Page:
Gero Miesenböck, Waynflete Professor of Physiology and Director of the Centre for Neural Circuits and Behaviour, (CNBC) is one of this year's recipients of the Jacob Heskel Gabbay Award in Biotechnology and Medicine. The Gabbay award was created by the Jacob and Louise Gabbay Foundation and recognises scientists in academia, medicine, or industry whose work has outstanding scientific content and significant practical consequences in biomedical sciences. Gero shares the award for ‘contributions to the discovery and applications of optogenetics’ with Karl Deisseroth from Stanford and Edward S. Boyden from the M.I.T.
Gero Miesenböck laid the foundations of optogenetics in 2002 when his group reported the expression of a genetically engineered rhodopsin construct in neuronal cultures and the subsequent activation of these cells by light. The field has flourished, and now scientists across the worlds use optogenetics to remotely activate neurones in invertebrates and vertebrates. The CNCB is supported by a Strategic Award from the Wellcome Trust and the Gatsby Charitable Foundation. Much of the work at the CNBC is performed in drosophila as this experimental organism benefits from a wealth of genetic and behavioural characterization.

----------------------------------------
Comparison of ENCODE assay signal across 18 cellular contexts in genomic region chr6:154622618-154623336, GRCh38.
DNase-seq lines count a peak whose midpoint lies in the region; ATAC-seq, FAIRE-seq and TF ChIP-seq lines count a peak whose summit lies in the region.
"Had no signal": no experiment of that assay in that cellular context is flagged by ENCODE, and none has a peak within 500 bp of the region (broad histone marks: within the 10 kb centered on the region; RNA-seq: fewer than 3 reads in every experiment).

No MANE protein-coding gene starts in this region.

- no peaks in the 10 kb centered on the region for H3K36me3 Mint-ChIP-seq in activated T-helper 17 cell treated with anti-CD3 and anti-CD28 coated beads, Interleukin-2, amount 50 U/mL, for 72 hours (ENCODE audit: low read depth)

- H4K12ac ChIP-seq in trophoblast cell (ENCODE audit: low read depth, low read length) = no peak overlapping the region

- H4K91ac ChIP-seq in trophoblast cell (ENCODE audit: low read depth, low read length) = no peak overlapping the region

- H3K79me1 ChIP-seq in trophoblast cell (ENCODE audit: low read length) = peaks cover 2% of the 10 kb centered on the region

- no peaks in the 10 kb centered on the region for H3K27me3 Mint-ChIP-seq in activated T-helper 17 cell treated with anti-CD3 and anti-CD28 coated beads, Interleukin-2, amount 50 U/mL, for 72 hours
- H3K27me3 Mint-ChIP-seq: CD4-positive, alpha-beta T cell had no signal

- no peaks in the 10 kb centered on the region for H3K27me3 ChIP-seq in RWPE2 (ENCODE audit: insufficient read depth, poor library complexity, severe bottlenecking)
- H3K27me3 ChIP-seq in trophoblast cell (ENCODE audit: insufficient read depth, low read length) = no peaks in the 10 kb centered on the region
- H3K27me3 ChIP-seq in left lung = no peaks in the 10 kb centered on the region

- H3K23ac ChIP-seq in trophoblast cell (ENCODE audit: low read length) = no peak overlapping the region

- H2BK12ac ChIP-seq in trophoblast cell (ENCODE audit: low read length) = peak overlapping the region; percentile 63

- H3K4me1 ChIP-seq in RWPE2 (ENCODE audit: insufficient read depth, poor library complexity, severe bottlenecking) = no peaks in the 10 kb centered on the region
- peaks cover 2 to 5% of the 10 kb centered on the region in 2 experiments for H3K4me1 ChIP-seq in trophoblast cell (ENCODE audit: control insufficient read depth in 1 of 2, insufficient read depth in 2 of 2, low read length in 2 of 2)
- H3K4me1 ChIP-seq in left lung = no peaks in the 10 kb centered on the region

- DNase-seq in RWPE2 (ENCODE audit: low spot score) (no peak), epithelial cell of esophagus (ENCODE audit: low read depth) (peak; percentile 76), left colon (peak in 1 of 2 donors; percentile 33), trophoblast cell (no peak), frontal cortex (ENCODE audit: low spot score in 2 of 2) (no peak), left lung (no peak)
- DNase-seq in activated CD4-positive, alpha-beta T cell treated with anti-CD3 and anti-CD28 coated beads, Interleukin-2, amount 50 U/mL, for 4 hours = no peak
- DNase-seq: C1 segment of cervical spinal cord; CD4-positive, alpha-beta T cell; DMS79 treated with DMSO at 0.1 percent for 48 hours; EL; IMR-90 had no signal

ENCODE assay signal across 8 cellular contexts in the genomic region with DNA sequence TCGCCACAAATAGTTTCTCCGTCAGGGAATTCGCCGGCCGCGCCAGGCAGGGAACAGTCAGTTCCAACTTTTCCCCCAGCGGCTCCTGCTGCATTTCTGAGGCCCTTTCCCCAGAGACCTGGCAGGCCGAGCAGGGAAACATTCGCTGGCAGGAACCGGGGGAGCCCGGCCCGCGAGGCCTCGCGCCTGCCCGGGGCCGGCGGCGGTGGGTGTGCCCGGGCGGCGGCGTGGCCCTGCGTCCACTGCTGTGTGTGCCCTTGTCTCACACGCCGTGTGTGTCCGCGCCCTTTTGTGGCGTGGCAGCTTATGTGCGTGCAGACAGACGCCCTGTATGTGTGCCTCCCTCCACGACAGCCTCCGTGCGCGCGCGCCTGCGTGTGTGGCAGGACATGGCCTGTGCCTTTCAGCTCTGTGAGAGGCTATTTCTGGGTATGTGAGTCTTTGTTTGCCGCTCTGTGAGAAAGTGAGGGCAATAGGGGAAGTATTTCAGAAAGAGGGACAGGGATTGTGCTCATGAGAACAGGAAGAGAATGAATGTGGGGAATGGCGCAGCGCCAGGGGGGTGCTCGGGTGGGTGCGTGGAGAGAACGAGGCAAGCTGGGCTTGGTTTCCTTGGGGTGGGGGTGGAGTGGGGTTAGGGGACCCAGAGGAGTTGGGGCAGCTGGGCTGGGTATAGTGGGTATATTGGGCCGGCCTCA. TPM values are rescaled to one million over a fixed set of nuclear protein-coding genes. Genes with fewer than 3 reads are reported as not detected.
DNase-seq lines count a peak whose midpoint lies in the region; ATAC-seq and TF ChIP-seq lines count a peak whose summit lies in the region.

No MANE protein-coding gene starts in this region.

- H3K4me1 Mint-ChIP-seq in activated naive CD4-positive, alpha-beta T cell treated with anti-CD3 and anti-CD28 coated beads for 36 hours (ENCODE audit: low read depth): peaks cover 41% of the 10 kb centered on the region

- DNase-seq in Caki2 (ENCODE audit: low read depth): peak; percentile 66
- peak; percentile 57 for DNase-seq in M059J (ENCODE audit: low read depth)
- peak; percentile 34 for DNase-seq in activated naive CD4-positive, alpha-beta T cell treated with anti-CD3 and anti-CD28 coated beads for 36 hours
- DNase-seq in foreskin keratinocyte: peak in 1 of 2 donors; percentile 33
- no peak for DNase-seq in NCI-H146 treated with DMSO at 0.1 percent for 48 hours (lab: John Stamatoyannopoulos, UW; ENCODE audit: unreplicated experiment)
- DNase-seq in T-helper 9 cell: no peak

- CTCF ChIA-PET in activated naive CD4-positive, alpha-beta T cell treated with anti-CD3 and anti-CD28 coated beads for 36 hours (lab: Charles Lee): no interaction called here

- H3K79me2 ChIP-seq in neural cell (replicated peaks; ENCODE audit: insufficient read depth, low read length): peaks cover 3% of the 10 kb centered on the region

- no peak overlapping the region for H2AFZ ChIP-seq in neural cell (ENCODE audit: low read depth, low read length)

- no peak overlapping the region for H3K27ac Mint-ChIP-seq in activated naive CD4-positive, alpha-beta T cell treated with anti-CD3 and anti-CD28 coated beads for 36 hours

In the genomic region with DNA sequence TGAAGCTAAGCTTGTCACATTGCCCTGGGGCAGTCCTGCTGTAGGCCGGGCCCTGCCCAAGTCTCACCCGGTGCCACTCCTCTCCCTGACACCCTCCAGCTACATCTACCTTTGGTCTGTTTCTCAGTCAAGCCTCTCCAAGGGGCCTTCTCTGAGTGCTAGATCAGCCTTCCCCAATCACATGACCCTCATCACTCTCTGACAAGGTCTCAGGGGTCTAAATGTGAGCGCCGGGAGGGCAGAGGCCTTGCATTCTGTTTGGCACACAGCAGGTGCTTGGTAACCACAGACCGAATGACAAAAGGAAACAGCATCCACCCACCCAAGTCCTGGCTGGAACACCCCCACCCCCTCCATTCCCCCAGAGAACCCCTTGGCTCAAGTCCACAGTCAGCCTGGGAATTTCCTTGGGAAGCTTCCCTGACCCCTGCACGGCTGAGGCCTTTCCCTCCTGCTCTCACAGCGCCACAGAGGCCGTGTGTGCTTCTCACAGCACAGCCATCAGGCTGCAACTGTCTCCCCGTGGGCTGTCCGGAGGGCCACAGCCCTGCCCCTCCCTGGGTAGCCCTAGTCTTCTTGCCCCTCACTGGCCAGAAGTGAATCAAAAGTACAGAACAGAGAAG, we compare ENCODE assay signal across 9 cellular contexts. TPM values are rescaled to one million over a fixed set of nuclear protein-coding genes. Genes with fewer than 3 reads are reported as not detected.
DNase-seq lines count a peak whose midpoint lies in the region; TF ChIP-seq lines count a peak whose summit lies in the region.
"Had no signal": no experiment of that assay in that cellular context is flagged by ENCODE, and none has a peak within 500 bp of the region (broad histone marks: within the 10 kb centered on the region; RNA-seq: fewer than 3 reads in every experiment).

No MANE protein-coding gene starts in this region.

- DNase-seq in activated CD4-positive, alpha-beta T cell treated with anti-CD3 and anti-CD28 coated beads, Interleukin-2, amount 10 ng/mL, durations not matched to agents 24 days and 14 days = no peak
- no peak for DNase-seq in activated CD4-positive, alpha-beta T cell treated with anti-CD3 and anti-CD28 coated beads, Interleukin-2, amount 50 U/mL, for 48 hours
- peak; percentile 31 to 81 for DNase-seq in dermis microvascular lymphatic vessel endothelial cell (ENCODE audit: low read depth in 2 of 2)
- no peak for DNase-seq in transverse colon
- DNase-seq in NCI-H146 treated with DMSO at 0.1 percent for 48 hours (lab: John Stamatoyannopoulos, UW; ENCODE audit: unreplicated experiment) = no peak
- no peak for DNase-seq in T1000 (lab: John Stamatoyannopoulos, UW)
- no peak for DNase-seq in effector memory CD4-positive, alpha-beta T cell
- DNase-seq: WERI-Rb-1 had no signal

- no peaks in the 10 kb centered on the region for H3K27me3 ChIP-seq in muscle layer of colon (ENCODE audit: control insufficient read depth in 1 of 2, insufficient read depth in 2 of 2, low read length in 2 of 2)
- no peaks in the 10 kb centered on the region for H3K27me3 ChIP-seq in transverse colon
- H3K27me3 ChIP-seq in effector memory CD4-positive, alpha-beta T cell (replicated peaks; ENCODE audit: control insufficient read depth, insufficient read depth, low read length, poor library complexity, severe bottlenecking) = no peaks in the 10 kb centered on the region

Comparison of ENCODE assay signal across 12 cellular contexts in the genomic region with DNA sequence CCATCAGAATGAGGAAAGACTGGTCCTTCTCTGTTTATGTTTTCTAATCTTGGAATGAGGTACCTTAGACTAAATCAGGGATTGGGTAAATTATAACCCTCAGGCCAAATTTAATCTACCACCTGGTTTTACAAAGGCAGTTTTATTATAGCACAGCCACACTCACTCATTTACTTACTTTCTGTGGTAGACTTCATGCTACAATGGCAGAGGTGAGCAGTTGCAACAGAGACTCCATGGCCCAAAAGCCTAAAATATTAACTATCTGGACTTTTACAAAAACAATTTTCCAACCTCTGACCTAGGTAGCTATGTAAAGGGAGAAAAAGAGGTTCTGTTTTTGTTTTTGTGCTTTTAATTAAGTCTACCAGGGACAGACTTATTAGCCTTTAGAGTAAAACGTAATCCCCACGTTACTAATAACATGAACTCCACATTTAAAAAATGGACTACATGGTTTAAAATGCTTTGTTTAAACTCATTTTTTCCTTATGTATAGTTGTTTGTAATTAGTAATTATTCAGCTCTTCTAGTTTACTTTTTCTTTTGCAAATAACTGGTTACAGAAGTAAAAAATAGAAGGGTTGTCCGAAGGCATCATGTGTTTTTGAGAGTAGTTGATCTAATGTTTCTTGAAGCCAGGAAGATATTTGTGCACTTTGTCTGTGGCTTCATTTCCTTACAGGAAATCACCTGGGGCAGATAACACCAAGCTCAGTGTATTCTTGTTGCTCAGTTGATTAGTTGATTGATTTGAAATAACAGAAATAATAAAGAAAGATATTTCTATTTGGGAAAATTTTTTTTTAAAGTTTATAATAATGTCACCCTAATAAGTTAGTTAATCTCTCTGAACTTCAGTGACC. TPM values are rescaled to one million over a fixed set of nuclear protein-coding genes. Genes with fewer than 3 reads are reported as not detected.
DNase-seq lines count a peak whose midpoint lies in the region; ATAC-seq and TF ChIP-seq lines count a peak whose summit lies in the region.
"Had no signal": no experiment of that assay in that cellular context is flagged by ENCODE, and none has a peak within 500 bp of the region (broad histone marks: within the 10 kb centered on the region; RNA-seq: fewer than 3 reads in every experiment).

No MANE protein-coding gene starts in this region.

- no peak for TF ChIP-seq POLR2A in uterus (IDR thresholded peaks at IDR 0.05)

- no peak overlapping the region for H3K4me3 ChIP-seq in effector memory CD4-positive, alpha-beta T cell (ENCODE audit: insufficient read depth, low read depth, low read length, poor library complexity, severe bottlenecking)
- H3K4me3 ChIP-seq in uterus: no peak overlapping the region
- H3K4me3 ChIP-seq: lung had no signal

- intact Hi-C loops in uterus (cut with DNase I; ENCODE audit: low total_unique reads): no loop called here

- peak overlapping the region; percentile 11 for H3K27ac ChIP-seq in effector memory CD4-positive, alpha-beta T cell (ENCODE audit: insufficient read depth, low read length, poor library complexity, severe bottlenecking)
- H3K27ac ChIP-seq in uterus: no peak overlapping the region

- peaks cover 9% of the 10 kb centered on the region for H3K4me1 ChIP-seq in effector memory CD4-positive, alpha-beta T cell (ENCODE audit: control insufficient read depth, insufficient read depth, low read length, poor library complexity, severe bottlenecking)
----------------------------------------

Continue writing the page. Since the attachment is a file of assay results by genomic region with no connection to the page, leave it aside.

You can see Gero’s TED talk ‘Re-engineering the brain’ here